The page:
Posted on November 27, 2012 by Peter Smith
Initial worship service at Sovereign Grace Church of Louisville this fall. (Pete Rodman photo / Special to The Courier-Journal)
Sovereign Grace Ministries — a church network that moved its headquarters to Louisville earlier this year — says in a recent statement that First Amendment religious-liberty protections would be threatened if a lawsuit succeeds in “allowing courts to second guess pastoral guidance.”
The church’s statement comes in response to a lawsuit filed Oct. 17 in Maryland — where the denomination was based for its first three decades until this year — on behalf of three plaintiffs the suit describes as victims of sexual abuse by members of Sovereign Grace churches in Virginia and Maryland.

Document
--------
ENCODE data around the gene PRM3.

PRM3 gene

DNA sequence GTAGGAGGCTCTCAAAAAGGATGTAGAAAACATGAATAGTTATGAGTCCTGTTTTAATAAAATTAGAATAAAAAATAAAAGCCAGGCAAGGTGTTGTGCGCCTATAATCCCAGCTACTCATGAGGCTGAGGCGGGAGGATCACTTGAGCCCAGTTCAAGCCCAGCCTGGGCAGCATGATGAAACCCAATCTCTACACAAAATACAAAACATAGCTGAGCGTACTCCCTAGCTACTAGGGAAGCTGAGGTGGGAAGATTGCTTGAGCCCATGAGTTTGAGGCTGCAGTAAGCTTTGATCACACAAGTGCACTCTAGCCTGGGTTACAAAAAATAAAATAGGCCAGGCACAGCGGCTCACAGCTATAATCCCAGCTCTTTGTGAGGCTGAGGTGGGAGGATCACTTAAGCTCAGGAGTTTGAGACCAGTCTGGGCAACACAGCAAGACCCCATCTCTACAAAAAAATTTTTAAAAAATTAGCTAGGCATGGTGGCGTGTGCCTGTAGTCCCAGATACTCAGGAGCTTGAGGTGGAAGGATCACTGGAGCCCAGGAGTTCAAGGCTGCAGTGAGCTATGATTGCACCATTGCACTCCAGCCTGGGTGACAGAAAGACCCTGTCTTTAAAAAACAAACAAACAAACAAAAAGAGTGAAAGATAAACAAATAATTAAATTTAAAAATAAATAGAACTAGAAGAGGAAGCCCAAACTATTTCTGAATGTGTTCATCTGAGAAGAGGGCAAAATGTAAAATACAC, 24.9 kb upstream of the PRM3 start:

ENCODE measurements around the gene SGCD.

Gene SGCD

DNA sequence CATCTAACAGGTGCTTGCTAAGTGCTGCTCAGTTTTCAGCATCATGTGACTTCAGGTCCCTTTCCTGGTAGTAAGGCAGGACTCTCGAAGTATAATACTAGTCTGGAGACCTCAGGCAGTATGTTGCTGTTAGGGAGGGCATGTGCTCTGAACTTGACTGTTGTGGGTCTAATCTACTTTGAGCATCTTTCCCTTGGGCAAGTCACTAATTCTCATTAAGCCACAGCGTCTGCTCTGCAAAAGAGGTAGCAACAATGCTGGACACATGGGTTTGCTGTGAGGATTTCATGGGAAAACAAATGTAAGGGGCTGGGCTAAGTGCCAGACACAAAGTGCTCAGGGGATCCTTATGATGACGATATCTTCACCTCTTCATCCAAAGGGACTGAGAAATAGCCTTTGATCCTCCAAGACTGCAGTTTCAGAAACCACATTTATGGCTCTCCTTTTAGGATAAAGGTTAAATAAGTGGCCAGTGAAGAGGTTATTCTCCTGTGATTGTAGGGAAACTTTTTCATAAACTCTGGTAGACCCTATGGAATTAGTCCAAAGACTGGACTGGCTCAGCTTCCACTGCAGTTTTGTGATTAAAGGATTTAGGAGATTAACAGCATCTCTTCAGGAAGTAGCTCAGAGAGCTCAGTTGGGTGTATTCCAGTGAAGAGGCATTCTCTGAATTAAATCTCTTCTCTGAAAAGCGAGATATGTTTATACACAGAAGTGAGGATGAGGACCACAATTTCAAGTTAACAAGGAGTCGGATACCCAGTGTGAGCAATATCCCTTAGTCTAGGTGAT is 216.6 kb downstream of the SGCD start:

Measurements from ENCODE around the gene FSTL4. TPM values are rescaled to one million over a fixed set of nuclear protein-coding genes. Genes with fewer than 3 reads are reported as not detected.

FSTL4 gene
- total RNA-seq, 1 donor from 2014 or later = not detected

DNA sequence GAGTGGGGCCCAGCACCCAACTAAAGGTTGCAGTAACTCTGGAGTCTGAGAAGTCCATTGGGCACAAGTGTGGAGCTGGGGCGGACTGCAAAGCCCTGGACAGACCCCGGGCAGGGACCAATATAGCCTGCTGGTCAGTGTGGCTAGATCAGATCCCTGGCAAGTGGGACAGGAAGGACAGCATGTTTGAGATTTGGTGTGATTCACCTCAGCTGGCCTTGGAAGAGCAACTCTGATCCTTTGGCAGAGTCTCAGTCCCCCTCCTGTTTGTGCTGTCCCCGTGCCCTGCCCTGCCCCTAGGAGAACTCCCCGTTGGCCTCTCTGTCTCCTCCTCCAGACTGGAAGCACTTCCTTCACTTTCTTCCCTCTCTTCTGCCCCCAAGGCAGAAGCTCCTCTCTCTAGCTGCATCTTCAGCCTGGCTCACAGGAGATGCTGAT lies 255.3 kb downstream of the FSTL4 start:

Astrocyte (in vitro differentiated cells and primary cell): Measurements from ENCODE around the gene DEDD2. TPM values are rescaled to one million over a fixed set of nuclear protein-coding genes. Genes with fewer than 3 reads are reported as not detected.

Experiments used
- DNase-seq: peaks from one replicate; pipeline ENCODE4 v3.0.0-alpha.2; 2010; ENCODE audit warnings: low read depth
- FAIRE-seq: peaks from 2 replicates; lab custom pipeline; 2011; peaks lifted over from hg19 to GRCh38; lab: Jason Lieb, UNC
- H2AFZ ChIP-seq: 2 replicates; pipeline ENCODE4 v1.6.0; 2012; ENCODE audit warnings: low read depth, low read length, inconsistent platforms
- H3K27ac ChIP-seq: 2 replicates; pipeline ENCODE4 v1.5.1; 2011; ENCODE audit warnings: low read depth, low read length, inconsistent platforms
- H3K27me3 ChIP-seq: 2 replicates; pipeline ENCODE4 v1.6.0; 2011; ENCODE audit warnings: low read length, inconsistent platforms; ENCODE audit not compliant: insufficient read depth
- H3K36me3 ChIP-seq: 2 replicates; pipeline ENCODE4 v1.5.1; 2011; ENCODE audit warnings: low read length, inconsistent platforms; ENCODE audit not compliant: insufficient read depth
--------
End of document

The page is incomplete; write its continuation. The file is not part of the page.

The lawsuit seeks class-action status on behalf of other victims, citing “a culture in which sexual predators were protected from accountability and victims were silenced.” It alleges elders at Gaithersburg, Md., and Fairfax, Va., churches intervened in cases in which members sexually abused minors. It alleges the pastors sought to minimize criminal penalties against the abusers and pressured victims to forgive their perpetrators.
The Sovereign Grace statement, issued by Director of Administration Tommy Hill, notes that no pastors are accused of abuse in the lawsuits and that the abuse did not take place on church property. At issue is how the church elders responded.
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